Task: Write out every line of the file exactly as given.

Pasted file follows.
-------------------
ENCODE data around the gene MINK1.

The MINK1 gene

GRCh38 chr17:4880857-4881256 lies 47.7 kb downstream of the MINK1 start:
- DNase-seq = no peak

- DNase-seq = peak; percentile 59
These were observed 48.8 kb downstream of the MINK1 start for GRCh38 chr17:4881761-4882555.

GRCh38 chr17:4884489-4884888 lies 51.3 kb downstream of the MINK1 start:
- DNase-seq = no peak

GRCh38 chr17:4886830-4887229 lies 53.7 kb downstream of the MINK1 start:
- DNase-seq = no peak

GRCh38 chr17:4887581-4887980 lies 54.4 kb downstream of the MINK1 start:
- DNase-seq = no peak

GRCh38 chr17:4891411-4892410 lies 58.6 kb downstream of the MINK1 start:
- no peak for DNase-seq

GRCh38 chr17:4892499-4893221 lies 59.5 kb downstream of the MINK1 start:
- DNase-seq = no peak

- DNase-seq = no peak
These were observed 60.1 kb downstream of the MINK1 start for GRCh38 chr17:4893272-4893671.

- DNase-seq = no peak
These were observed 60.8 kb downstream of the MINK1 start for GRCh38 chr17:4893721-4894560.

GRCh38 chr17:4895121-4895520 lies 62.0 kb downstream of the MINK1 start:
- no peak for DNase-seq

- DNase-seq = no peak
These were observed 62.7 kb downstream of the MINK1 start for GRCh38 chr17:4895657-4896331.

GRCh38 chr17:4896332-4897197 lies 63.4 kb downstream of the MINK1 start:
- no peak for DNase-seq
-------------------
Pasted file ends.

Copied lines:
ENCODE data around the gene MINK1.

The MINK1 gene

GRCh38 chr17:4880857-4881256 lies 47.7 kb downstream of the MINK1 start:
- DNase-seq = no peak

- DNase-seq = peak; percentile 59
These were observed 48.8 kb downstream of the MINK1 start for GRCh38 chr17:4881761-4882555.

GRCh38 chr17:4884489-4884888 lies 51.3 kb downstream of the MINK1 start:
- DNase-seq = no peak

GRCh38 chr17:4886830-4887229 lies 53.7 kb downstream of the MINK1 start:
- DNase-seq = no peak

GRCh38 chr17:4887581-4887980 lies 54.4 kb downstream of the MINK1 start:
- DNase-seq = no peak

GRCh38 chr17:4891411-4892410 lies 58.6 kb downstream of the MINK1 start:
- no peak for DNase-seq

GRCh38 chr17:4892499-4893221 lies 59.5 kb downstream of the MINK1 start:
- DNase-seq = no peak

- DNase-seq = no peak
These were observed 60.1 kb downstream of the MINK1 start for GRCh38 chr17:4893272-4893671.

- DNase-seq = no peak
These were observed 60.8 kb downstream of the MINK1 start for GRCh38 chr17:4893721-4894560.

GRCh38 chr17:4895121-4895520 lies 62.0 kb downstream of the MINK1 start:
- no peak for DNase-seq

- DNase-seq = no peak
These were observed 62.7 kb downstream of the MINK1 start for GRCh38 chr17:4895657-4896331.

GRCh38 chr17:4896332-4897197 lies 63.4 kb downstream of the MINK1 start:
- no peak for DNase-seq